How big is social media in finance and what are some of the unique challenges?

SMA scans data looking for mentions of companies, tickers, names, products… Anything that tells us social media comments are describing a security.  We store, filter, and publish metrics on these social media conversations.  We filter for the intentions of professional investors; in the end only about 10 percent of the social media conversations make it into our metrics.

When I am discussing social media and finance one question is always asked, “How big is social media and how is it used in Finance?”

There are over 500 million Tweets per day with over 250 million active Twitter accounts per month.  The StockTwits community has over nine million page views per month.  As you can see from the chart below the growth in social media discussions spans all asset classes.

Growth in SocialMedia

The challenge is to filter the noise and return a clean statistically significant signal representing the intentions of professional investors.  To meet this objective you need to: Identify the Tweet is about a security, eliminate people trying to manipulate sentiment, identify professional investors, and calculate the sentiment correctly.

Identifying commodities and currencies is especially challenging: “This is gold” or “This is oil” mentions gold and oil respectively but they certainly aren’t taking about Gold Bullion or Crude Oil.  The Cashtag has helped in identifying the Tweet is about a security.  Typically professional investors will identify a security with “$”.  $AAPL tells the Twitter community this Tweet is about the security Apple, $NG_F is referencing Natural Gas.  It is important that the security model identifies different identifiers for the same security.  This is common in the currency market where currencies are frequently identified with slang.  When calculating sentiment on commodities it is important to identify that a specific contract, the front month, and cash may all be referenced by the same identifier.  An expansive topic model is usually applied to this challenge.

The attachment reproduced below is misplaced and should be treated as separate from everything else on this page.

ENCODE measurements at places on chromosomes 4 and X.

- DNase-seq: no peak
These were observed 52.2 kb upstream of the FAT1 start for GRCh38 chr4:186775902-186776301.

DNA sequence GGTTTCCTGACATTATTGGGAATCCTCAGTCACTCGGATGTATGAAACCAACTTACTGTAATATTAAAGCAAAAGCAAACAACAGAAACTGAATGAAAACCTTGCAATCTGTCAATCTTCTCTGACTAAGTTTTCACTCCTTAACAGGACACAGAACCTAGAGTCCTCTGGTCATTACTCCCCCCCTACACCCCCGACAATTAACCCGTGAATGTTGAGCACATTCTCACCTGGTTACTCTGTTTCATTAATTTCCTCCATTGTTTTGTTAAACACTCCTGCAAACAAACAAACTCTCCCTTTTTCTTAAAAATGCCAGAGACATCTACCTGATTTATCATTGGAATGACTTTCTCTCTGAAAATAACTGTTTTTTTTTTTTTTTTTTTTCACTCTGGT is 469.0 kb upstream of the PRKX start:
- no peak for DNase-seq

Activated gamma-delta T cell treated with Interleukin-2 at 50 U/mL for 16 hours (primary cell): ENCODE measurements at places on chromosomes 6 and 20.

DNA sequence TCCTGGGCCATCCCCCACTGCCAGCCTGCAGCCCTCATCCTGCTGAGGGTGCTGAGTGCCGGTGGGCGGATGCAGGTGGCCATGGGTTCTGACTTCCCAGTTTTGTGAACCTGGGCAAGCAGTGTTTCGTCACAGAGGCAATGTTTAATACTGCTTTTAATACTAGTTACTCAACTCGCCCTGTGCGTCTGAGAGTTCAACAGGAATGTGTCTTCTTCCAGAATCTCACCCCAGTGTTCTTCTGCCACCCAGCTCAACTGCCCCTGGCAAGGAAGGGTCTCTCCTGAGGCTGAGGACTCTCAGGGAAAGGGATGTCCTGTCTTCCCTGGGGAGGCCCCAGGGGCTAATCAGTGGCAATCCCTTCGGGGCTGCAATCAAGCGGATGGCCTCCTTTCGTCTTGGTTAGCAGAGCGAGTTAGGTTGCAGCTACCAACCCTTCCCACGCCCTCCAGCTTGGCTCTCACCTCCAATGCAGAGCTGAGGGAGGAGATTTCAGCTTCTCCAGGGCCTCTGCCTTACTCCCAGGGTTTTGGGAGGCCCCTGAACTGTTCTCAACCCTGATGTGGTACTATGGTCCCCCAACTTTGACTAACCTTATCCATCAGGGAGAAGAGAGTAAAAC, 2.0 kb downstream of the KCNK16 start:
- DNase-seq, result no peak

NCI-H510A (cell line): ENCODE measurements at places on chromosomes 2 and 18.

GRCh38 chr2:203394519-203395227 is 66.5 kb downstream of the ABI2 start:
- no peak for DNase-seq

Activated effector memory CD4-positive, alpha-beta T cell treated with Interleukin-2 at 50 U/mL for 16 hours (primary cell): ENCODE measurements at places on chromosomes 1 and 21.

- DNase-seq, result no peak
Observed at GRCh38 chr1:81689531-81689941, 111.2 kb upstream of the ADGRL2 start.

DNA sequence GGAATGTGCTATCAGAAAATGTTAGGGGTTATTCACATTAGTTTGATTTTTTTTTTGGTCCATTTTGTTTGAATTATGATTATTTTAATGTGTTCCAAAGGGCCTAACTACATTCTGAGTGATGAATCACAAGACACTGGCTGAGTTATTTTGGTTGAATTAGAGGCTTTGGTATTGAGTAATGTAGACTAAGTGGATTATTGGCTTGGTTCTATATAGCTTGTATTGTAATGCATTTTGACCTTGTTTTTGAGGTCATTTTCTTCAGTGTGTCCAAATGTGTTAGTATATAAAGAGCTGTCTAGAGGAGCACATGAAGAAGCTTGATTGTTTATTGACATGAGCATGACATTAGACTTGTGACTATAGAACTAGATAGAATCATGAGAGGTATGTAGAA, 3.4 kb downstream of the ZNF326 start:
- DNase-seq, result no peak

Social media is like every means of communication, there are spammers, scammers and con-artist.  Our definition of professional investor does not mean strictly analyst at major firms, identifying all active traders is important.  SMA uses advanced algorithms to qualify professional investors.  How long the account has been active, how often they Tweet about securities and how often their Tweets are retweeted are just some of the metrics used by our algorithms to identify influential professional investors and eliminate scammers.  As an example, people who Tweet sporadically and then send many Tweets in succession are more likely to be attempting manipulation.

Once professional investors are identified the key is to score and aggregate their forward-looking Tweets.  A tweet saying they bought CL_F two days ago doesn’t help predict CL_F today.  Using a natural language processor you can identify the Tweets that are forward-looking: “going long”, “buying puts”, “selling puts”, “raising price target”, “raising rating”, “hitting support”, “broke through resistance” are all representations of trader expectations of price movements.  We have found that after filtering you should end up with about 10% of the original data.